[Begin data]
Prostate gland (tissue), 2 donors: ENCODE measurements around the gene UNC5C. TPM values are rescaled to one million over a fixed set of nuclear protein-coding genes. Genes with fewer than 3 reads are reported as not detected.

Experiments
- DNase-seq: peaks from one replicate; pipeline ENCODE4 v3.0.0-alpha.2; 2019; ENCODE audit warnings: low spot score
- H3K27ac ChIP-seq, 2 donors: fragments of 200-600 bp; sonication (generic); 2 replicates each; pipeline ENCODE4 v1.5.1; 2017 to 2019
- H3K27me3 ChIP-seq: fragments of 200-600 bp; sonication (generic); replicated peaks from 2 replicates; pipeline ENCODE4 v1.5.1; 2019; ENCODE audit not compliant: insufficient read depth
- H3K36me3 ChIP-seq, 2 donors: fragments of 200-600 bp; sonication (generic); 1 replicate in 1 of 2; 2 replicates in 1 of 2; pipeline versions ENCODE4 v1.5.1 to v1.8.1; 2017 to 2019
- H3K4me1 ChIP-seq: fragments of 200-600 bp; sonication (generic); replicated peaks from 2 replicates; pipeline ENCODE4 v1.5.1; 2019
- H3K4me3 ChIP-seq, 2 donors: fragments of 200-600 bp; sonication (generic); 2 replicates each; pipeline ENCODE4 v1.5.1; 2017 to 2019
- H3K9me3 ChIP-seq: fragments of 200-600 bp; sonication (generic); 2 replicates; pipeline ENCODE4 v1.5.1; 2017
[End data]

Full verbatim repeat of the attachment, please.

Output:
Prostate gland (tissue), 2 donors: ENCODE measurements around the gene UNC5C. TPM values are rescaled to one million over a fixed set of nuclear protein-coding genes. Genes with fewer than 3 reads are reported as not detected.

Experiments
- DNase-seq: peaks from one replicate; pipeline ENCODE4 v3.0.0-alpha.2; 2019; ENCODE audit warnings: low spot score
- H3K27ac ChIP-seq, 2 donors: fragments of 200-600 bp; sonication (generic); 2 replicates each; pipeline ENCODE4 v1.5.1; 2017 to 2019
- H3K27me3 ChIP-seq: fragments of 200-600 bp; sonication (generic); replicated peaks from 2 replicates; pipeline ENCODE4 v1.5.1; 2019; ENCODE audit not compliant: insufficient read depth
- H3K36me3 ChIP-seq, 2 donors: fragments of 200-600 bp; sonication (generic); 1 replicate in 1 of 2; 2 replicates in 1 of 2; pipeline versions ENCODE4 v1.5.1 to v1.8.1; 2017 to 2019
- H3K4me1 ChIP-seq: fragments of 200-600 bp; sonication (generic); replicated peaks from 2 replicates; pipeline ENCODE4 v1.5.1; 2019
- H3K4me3 ChIP-seq, 2 donors: fragments of 200-600 bp; sonication (generic); 2 replicates each; pipeline ENCODE4 v1.5.1; 2017 to 2019
- H3K9me3 ChIP-seq: fragments of 200-600 bp; sonication (generic); 2 replicates; pipeline ENCODE4 v1.5.1; 2017